How to transform your choir
and fill your stalls
with enthusiastic singers  



by Dr John Bertalot

Organist Emeritus, St. Matthew's Church, Northampton
Cathedral Organist Emeritus, Blackburn Cathedral
Director of Music Emeritus, Trinity Episcopal Church, Princeton, NJ, USA


If I were asked to be rash enough to define the two greatest commandments for training a choir I would say,

(i) Start together, and

(ii) Mean what you sing.

On these two commandments hang everything one does with one’s choir.


Last summer I enjoyed the privilege of taking an American church choir for a rehearsal. They were on a singing tour of the UK and were a fine choir, but as soon as I began to rehearse them I found that they didn’t start together. Why?
 Were they sure of the first note?
    “Sing that first chord for me!” They sang it tentatively.
       “Sing it as though you enjoy singing!” The second attempt was better.
          “Sing it as though you’ve flown across the Atlantic especially to sing that one note!” It was better still.

(That’s a great secret for success in choirtraining: always ask your choir to sing a note or a passage three times before you are satisfied.)


I’ve noticed that many choirmasters don’t insist that their choirs sing the very first chord wholly accurately or wholly together. If they can’t sing the first note really well how can they sing the rest of them correctly? (It can be compared to runners at the start of a race; they have to be exactly on their marks before the race begins otherwise it‘s a false start.) Once this choir had sung their first note firmly and really together they were in the right frame of mind to continue.


The same problem occurred when they were singing an anthem.
    “Basses: you need to sing that entry more confidently!” Their second attempt was a little better but I knew that they could do it better still.

(That’s another secret of choirtraining: get your singers to sing better than they think they can by encouraging them to sing more courageously!)

    “Basses, I still can’t hear you. Try that entry again! One, two, ready, breathe!”  No for I knew that they could do it even better.
    “Basses, how masculine can you sound when you sing that entry? … My word, ladies, didn’t that thrill you?”

But there was still something missing in their singing. “What are you singing about?” No answer, so I asked them to read the words out loud. Once they realized what the message of the anthem was, their new understanding began to show by the way they sang it. The essential element of interpretation also began to appear.


When you look at professional singers it’s clear that they are immersed in the meaning of the song they are singing. Actors on the stage also believe in every word they declaim across the footlights. It should be the same for the singers in our choirs:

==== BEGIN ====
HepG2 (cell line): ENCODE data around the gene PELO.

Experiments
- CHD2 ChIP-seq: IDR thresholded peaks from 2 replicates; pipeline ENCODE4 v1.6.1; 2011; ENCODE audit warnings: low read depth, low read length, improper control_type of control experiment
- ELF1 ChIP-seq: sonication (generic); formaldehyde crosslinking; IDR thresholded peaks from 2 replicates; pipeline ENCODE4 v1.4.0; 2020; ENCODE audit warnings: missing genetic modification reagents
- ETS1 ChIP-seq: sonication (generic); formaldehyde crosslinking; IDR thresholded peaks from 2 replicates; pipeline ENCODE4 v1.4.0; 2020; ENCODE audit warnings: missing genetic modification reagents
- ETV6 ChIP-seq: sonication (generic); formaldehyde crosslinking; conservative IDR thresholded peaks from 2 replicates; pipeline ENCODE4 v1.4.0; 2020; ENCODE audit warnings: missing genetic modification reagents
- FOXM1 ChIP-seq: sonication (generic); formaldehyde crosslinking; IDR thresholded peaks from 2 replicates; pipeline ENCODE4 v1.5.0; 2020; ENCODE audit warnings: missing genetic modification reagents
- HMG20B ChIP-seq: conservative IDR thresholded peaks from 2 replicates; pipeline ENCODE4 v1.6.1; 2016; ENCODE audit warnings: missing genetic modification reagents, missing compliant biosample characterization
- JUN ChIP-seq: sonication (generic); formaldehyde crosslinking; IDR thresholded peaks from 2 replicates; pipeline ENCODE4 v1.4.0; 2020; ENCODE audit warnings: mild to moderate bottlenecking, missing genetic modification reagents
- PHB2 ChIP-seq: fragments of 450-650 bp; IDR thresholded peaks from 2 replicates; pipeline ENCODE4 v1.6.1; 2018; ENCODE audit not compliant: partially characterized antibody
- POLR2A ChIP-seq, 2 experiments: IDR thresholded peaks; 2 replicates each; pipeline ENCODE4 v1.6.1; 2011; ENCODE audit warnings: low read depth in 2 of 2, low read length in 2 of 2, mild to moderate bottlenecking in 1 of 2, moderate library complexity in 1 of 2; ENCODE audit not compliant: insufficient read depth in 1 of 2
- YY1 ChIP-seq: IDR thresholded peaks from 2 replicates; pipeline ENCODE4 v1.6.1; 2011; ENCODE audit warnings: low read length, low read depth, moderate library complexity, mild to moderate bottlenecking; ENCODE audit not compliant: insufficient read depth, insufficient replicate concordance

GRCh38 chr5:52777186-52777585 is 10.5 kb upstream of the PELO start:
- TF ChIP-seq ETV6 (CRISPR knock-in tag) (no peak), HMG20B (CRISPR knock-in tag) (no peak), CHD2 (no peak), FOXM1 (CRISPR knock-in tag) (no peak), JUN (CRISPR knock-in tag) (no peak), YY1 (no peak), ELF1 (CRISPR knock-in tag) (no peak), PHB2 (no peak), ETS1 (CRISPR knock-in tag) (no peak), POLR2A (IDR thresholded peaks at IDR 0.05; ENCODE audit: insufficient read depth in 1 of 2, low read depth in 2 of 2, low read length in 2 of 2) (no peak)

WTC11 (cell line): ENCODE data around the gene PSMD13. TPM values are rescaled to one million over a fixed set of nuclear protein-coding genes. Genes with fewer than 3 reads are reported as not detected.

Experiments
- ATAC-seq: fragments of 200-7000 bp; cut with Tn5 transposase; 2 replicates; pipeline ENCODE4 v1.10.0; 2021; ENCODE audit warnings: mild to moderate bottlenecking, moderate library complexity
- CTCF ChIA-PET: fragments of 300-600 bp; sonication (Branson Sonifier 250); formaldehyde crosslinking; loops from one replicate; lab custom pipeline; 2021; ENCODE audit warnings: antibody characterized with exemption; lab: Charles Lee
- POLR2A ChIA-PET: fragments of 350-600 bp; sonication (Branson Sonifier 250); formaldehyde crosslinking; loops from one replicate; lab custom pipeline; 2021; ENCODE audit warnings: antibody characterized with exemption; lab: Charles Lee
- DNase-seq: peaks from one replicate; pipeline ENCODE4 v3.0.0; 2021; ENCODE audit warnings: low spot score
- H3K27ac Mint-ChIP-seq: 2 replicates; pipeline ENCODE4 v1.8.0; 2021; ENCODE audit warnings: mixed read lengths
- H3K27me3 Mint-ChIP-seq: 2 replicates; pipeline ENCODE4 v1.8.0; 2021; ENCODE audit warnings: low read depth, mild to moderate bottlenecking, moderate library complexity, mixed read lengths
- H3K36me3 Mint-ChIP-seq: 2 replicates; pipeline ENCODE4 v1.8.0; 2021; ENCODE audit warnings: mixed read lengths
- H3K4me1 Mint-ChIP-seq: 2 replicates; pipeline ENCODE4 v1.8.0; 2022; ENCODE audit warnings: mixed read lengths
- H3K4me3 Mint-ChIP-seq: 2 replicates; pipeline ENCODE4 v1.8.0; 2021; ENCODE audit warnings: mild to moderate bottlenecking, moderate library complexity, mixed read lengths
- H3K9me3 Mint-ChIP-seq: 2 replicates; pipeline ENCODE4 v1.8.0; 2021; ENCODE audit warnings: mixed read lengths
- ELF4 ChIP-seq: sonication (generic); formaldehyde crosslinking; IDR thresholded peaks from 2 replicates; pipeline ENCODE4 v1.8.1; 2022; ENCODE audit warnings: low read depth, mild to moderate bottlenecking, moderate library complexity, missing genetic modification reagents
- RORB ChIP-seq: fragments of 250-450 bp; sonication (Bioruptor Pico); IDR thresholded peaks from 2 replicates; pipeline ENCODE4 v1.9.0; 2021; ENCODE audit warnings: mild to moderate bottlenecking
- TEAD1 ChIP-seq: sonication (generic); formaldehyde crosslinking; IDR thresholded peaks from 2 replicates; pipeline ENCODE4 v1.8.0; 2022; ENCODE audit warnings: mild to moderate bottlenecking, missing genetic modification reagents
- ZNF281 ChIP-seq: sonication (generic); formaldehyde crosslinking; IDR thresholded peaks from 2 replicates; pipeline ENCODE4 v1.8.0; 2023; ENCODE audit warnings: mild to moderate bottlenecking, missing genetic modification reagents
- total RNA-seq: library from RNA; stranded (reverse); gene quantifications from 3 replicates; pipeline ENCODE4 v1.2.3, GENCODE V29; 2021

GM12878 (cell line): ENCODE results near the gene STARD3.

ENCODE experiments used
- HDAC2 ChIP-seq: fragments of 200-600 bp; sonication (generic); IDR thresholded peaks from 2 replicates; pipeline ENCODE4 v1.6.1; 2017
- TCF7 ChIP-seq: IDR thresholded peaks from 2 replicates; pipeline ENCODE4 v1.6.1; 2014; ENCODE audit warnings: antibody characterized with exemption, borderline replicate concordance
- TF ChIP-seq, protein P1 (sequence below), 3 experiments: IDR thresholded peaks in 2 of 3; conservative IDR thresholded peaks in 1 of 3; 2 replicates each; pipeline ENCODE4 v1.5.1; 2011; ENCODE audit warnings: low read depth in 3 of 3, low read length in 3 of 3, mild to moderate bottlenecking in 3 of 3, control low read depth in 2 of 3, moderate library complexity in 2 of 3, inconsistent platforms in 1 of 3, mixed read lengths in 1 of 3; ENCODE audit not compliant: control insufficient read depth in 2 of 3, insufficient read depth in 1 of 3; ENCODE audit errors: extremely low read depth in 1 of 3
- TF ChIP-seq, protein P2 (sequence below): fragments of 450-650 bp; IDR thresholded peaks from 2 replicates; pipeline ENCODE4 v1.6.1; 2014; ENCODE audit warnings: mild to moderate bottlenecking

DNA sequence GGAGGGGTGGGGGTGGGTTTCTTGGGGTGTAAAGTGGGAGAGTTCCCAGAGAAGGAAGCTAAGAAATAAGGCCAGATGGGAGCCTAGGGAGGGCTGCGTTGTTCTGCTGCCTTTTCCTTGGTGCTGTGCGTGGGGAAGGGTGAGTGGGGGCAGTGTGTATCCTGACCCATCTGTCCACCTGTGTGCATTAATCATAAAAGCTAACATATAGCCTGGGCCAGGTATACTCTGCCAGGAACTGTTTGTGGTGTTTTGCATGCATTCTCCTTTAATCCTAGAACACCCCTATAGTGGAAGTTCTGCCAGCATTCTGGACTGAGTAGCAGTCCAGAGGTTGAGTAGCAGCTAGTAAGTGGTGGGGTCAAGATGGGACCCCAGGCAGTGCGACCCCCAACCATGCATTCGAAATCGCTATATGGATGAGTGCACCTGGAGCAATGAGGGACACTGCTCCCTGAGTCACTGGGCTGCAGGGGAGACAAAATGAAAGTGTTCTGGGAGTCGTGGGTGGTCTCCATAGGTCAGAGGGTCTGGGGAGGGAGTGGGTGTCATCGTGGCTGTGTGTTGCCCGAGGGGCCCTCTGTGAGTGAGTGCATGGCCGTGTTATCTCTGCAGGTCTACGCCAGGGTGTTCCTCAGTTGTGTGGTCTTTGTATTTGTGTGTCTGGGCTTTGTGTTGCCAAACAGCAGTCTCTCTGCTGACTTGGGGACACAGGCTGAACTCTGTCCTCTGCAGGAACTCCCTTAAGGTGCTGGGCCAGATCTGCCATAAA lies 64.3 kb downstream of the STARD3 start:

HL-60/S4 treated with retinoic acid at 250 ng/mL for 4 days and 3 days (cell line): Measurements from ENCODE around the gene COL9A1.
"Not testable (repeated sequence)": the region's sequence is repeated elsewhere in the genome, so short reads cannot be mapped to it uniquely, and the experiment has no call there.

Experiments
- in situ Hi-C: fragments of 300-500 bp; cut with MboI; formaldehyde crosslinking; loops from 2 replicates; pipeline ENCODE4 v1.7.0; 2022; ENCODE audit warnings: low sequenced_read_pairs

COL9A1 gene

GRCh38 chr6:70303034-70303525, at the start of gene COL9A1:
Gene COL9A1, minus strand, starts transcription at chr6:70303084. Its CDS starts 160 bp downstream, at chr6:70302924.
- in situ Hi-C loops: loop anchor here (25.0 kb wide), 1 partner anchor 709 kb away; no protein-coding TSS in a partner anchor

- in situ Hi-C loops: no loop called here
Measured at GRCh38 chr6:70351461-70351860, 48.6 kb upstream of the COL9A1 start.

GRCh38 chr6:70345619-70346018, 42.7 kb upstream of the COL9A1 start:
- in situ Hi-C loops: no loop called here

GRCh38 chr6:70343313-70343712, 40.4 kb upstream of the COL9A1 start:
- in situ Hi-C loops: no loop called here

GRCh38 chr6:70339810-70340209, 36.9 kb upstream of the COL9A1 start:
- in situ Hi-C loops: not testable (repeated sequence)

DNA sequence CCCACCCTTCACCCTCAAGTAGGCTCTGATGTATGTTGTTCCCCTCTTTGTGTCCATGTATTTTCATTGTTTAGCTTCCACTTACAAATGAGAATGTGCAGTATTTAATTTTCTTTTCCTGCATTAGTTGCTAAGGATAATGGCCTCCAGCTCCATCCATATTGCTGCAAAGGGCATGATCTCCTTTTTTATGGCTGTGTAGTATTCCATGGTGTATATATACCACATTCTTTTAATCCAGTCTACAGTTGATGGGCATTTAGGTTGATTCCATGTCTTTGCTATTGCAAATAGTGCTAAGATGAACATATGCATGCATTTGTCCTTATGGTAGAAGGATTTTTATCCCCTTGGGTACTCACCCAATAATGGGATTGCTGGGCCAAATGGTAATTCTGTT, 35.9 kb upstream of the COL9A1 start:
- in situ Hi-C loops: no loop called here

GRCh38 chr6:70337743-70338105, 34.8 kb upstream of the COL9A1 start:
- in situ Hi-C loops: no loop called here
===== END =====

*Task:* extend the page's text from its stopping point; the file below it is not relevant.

unless they understand the words and believe them, how can they begin to interpret the anthem?

How often do we ask our singers during a rehearsal what the anthem is about? If they don’t know, then the message of the anthem won’t be communicated to the congregation, however expressively they may sing the notes.

A similar situation arose when this choir rehearsed Psalm 67. ‘God be merciful to us and bless us.’ I was aware that the essential message of the words wasn’t coming through for they sang mechanically, trying hard to fit the right words to the right notes. “Choir: if I may say so, it sounds as though you are trying to fit the pieces of a jigsaw puzzle together, but I can’t see the picture; it’s on the other side.”

And so I asked them to sing the first word: ‘God’. They sang it, but it didn’t mean anything.
    “Choir: sing the word God as though you believed in Him!”
    No, that you really believed in Him!”
    “Yes – but convert the congregation by the way you sing that very first word!” (They began to realize what I was trying to get them to do.)

    “Now sing that first verse . . . what are the next two important words?  Yes: merciful and bless. Sing that verse bringing out the meaning of those two words.” ‘GOD be merciful to us and bless us.’ Not only was the meaning of the words beginning to come through, but they were automatically singing musically instead of mechanically.

    “Now sing the whole of the first verse: ‘… and show us the light of his countenance …”
    “No. Say the word light.” (They mumbled it.)
    “Say it in a dark way!” (It’s often helpful to get a choir to do something wrong on purpose, for they will then find it much more rewarding to do it right.)  
    “Now say it in a blindingly brilliant way: LIGHT!”  And then they sang it, and their singing began to have meaning as well as accuracy.

I spent a lot of time getting that first verse right, for once they had begun to sing confidently they were more inclined to continue confidently.

Afterwards many singers came up to me to thank me for leading a stimulating rehearsal. ‘Why?’ I thought to myself, ‘all I did was to get them to start right, and to mean what they sang. It’s so simple!’

Starting right includes starting rehearsals punctually, standing up and sitting down together (for if they can’t stand together, they certainly won’t be able to sing together!). Getting the first note securely right will help them to sing all the other notes more confidently. The principal is simplicity itself; but it needs continual implementation by the choirmaster.

So at your next rehearsal ask your choir, “What’s this anthem about?” If they don’t give an immediate answer (they probably won’t!) you’ll know what you have to do.

Ask them to read the text and make the words come alive, and then to sing them in the same frame of mind.


Does this make sense to you?  If so, Try it at your next practice!

© John Bertalot, Blackburn 2013